Letter to the Editor: OncANP

 In Editorial / Opinion

Letter to the Editor
Jacob Schor, ND, FABNO

I am writing in response to the Letter to the Editor printed in the April, 2013 issue of NDNR. The writer of that letter expressed misgivings about the Oncology Association of Naturopathic Physicians (OncANP) and the influence this association might have on our profession as a whole. He seemed exceedingly confused about the association, and I am writing to set the record straight.

The OncANP has a simple mission, which is to help people with cancer. We know that naturopathic medicine is of great value to this patient population and want to make our knowledge and skills available to as many people as possible. Simple. Everything we do grows from this mission.

OncANP is a nonprofit organization and is recognized as an affiliate of the AANP. As of May, 2013, OncANP has 413 members.

Our primary focus is to provide quality education on naturopathic oncology to our profession. We have 3 target audiences: General practitioners who want to stay current in general topics in oncology; NDs who wish to focus their practice on naturopathic oncology and thus need more in-depth training; and third, physicians who have become experts in oncology but still benefit from ongoing continuing education.

We have organized and taught Oncology Tracks at AANP conferences, as well as produced special issues and monthly features focused on oncology for NDNR, all for the general benefit of our profession. For OncANP members, we have coordinated regular conference-call lectures, written bimonthly literature reviews and, to date, have held 2 well-received specialty conferences on advanced topics in oncology.

For those within our membership with high levels of knowledge and experience in the field, we have devised a testing and credentialing process similar in rigor to other board specialties. This is the Fellow of the American Board of Naturopathic Oncology, the FABNO designation that appears to have irked the author of the NDNR letter. Setting a standard credential like this, that can reflect a level of competence, has a purpose. It is not to ‘segregate’ our profession, as the writer claimed. Rather, our goal is to open a path so members of our profession can be employed in medical settings where they can practice naturopathic medicine for the benefit of cancer patients.

To the average oncology patient, their course of treatment will be among the most medically invasive and intensely pharmaceutical experiences of their lives. Most would welcome the option of bringing nature back into their lives and into their care.

There appears to be some confusion as to the training requirements for those applying to take the FABNO exam. We require a fair degree of experience prior to taking the FABNO exam. There are 2 ways to fulfill the experience requirement. One way is to complete a 2-year CNME-accredited naturopathic oncology residency. Clinical experience gained from practice can be substituted for this residency requirement. Hence, instead of a residency, applicants may substitute 5 years in a clinical practice focused on oncology, or a similar amount of time doing oncology research, teaching oncology, or directing an oncology residency.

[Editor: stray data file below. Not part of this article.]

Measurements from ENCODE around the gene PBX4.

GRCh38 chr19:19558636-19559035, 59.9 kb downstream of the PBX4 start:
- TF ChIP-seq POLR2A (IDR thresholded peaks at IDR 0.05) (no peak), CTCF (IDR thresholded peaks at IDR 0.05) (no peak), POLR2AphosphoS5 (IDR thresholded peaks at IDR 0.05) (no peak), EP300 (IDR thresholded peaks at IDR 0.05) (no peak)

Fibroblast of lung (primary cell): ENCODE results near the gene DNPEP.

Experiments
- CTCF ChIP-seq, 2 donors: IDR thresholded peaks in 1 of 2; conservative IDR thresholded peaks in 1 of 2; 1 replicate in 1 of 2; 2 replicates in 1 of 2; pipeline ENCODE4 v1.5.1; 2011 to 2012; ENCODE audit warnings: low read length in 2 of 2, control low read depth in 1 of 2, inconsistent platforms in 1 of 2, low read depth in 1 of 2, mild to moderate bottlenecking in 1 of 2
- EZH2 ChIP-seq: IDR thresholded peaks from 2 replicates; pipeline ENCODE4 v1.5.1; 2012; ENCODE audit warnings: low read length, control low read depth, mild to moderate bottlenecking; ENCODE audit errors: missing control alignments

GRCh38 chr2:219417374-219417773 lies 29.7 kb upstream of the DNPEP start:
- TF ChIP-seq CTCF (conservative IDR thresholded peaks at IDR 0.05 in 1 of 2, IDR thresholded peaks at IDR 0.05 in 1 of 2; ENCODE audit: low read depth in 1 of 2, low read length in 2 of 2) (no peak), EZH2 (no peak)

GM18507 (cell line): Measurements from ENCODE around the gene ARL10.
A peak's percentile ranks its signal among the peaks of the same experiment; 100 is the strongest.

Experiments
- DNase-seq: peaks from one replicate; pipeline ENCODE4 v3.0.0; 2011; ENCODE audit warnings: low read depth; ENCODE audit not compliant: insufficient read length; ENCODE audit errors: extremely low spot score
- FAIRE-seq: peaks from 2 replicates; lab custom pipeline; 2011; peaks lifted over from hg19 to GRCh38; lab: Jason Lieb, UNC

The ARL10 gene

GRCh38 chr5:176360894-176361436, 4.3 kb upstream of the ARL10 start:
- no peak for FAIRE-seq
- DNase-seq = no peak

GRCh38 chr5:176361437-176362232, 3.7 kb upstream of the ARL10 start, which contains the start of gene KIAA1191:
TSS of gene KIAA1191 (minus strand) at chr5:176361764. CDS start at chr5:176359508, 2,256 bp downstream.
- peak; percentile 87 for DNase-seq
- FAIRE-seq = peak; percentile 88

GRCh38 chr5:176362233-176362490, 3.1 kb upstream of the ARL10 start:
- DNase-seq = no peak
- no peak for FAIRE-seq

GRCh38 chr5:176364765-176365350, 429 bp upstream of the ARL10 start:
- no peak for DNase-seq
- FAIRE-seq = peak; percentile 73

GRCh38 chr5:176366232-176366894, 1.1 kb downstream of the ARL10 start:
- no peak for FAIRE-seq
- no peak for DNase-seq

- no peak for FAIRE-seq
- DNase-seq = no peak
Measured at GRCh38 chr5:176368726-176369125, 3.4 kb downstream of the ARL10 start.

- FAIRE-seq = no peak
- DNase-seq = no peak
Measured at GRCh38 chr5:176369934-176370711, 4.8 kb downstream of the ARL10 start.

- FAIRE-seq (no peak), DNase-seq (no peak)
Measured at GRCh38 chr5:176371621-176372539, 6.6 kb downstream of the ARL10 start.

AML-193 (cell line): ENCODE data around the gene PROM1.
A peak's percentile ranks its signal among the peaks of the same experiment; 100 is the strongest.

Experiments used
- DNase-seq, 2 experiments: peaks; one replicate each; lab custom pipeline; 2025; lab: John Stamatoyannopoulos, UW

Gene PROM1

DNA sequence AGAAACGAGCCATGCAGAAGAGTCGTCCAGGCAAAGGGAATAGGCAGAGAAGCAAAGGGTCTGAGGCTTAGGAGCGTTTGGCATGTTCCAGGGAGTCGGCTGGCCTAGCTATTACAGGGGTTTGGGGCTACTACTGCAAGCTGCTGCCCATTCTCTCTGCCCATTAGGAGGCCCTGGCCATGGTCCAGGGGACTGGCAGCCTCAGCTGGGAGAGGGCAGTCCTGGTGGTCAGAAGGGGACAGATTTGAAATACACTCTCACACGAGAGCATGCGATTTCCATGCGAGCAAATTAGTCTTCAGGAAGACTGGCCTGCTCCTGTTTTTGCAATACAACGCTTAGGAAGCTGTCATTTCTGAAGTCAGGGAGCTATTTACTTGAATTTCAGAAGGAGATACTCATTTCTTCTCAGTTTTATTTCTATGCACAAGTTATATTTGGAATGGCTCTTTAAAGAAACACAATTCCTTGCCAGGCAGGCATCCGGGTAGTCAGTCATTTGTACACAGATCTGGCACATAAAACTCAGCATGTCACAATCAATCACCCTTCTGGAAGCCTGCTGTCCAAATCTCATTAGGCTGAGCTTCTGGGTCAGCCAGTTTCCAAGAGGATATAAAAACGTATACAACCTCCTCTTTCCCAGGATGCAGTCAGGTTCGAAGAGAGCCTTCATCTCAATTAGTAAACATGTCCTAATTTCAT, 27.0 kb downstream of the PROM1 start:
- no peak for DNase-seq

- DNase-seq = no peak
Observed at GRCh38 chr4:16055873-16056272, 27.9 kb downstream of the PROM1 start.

As of May 1, 2013, there are 84 NDs who have been board-certified in naturopathic oncology (FABNO). Of these, 32 (38%) qualified, based on completion of a 2-year residency, and 52 (62%) qualified by fulfilling the experience requirements. So, nearly two-thirds of current FABNOs have qualified for the credential based on experience rather than residency training.

Cancer Treatment Centers of America (CTCA) seems to have been another source of confusion for the letter writer, who apparently practices in Canada. CTCA is a private corporation, as are a great many hospitals in the United States. He is correct in stating that CTCA employs NDs who are not FABNOs. Remember that completion of a 2-year residency is required to even apply to take the FABNO test. CTCA residents have obviously not met the FABNO experience criteria when they are hired.

While CTCA’s residency program is the largest, it is not the only CNME-accredited residency in naturopathic oncology. Applications have been accepted from physicians who have completed residencies at Indiana University Health Goshen Center for Cancer Care, Yellowstone Naturopathic Clinic and Ho’o Lokahi Integrative Residency. Other residency programs in both the United States and Canada have reached out to OncANP to determine the requirements necessary for their programs to qualify.

In our opinion, the practice of naturopathic oncology generally requires specific knowledge. We provide this knowledge as best we can—to our profession, in general, and to our membership, in particular.

I hope this clears up some of the confusion.

OncANP welcomes all licensed naturopathic physicians who are interested in learning more about working with cancer patients to join our organization. Our next scheduled conference will be held in Phoenix on Valentine’s Day weekend, 2014.  We hope to see many of you there.


Jacob Schor, ND, FABNO
President, OncANP


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